Yesterday, I had the great honour of being nominated as a candidate for Marie Claire magazine's next Cover Girl. I was thrilled, and my delight wasn't in the least bit compromised by the fact that the nomination came from myself.
Many of you will be aware of the controversy surrounding Marie Claire's current cover girl, ex-Miss Universe Jennifer Hawkins. Ms Hawkins' naked body, untouched by photoshop, supposedly represented a more realistic and positive body image for women everywhere.
Well, Jen is gorgeous and I'm happy to feast my eyes on her. Still, Blind Freddy can see that this supermodel represents realistic womanhood about as accurately as a mooseburger represents a vegan stir fry.
I, on the other hand, am utterly realistic, if for no other reason than I have never won a Miss Universe contest (though, to be fair, I have never actually entered one, and it's entirely possible I would win if I did, given freakishly weak competition, poor lighting, and an inebriated judging panel).
Most importantly, though, I will certainly promote positive body image for anyone who lays eyes on my naked form. There's the caesar scar. The floppy tummy. The floppy boobs. The varicose veins. The chicken pox scars from when I couldn't resist the urge to see what happens when the scab comes off (and for those who don't know, it's way cool. Definitely worth permanent disfiguration).
Then there's my head. The sticky-out left ear. The un-botoxed wrinkles. The occasional pimple (which seems totally unfair - I mean, pimples and wrinkles at the same time?). And then, as the final showpiece, the Bum Finger - the digit torn off in an accident only to end up reattached and looking just like a bottom. Any woman with a normal body - no, any woman with a normal hand - will just love herself in comparison.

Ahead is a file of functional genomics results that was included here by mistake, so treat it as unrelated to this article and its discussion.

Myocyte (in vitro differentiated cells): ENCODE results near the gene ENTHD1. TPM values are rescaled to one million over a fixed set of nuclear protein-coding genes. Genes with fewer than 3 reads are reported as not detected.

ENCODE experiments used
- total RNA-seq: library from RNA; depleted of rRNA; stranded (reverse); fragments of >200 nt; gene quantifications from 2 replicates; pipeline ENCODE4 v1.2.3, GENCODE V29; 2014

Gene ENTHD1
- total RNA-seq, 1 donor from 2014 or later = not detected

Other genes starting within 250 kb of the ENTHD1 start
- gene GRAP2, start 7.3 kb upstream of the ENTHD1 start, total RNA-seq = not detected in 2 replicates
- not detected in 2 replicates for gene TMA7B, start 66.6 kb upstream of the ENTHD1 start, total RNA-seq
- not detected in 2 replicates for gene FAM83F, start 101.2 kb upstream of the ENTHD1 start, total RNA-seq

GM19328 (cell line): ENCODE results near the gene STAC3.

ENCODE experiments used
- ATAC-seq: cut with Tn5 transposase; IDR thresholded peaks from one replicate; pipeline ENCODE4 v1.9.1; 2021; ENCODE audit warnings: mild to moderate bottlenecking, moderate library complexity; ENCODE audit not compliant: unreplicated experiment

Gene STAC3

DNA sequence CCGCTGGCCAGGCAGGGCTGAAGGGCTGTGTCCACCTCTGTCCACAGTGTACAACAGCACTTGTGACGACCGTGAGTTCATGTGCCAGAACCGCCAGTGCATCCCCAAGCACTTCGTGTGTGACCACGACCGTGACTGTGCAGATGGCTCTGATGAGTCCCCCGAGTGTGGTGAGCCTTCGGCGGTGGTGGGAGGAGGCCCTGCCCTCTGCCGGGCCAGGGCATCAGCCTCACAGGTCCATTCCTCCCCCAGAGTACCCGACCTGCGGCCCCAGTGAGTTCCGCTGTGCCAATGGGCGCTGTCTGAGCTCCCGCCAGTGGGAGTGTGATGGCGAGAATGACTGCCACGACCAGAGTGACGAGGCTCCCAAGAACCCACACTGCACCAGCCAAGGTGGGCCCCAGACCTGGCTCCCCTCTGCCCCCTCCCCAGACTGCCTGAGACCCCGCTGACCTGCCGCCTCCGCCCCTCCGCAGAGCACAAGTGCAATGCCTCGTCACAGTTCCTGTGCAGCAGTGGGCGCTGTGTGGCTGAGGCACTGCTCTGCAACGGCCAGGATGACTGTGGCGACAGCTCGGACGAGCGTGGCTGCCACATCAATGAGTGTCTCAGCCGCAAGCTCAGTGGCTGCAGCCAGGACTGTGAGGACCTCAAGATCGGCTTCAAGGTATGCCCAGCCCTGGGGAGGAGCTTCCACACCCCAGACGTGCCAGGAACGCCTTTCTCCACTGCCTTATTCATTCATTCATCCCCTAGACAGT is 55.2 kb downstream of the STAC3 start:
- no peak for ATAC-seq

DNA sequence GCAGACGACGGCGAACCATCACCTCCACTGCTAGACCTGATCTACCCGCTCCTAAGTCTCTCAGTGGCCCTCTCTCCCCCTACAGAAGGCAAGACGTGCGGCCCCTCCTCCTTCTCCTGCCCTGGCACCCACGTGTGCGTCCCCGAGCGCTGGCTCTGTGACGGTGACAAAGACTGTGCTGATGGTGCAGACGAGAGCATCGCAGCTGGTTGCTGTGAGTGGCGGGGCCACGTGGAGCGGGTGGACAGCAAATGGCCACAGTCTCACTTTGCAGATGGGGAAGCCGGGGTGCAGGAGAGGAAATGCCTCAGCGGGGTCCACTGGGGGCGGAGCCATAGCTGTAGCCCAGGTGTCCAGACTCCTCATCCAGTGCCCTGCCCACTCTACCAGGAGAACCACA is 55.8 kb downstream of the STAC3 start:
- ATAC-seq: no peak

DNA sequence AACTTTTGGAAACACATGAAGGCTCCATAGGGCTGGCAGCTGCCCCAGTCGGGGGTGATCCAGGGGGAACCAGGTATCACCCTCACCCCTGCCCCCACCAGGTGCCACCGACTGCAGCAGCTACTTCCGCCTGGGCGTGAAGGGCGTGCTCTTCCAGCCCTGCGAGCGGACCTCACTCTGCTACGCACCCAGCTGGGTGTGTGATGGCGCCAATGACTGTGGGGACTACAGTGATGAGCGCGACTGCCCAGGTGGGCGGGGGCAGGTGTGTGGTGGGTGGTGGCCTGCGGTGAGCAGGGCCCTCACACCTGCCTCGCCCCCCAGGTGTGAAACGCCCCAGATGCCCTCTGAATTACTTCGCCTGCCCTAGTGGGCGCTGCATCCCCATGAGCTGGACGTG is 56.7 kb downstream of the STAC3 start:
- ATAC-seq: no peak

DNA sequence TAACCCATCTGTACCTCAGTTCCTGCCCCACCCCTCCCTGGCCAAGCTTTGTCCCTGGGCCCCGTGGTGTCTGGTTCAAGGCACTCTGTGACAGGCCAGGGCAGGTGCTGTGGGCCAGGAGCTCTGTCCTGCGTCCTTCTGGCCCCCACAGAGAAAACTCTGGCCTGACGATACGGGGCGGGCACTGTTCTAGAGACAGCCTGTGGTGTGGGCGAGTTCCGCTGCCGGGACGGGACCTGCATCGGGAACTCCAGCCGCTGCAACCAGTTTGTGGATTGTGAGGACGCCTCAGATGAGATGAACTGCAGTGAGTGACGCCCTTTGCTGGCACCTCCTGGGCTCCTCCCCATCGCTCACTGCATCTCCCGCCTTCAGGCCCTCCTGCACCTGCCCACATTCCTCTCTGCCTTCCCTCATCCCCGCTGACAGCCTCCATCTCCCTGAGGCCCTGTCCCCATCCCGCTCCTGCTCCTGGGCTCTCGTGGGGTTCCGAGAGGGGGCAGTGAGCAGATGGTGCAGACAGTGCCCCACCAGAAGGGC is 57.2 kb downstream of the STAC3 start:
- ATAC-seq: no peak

So yes, put me on the cover of Marie Claire and women will look at me and feel better about themselves. Momentarily. But then they'll go out and see someone young and beautiful and perfectly formed, and feel crap again. Or they'll turn on the TV and see a large, fairly ordinary looking Australian celebrity chef and feel even better. Or they'll turn on the TV and see a largish but sexy-as-hell British celebrity chef and want to stick their heads in the oven.
You see, the reality, my beautiful friends, is that there will always be people more and less attractive than you, just as there will always be people fatter and thinner, richer and poorer, and more and less intelligent. No-one - not any of these women, and not any magazine - can make you feel unworthy about your appearance except for yourself. I accept myself - with my Sticky-Out Ear, Bum Finger, scars and flop - and you - with all your overweight, flab, imperfections and unique beauty - deserve to accept yourself too.
So thank you all for your support in my campaign. It's actually not so important whether I make it onto the cover or not. But if I can encourage any of you to allow yourselves to feel comfortable with yourselves for a while, then I know I've achieved my goal.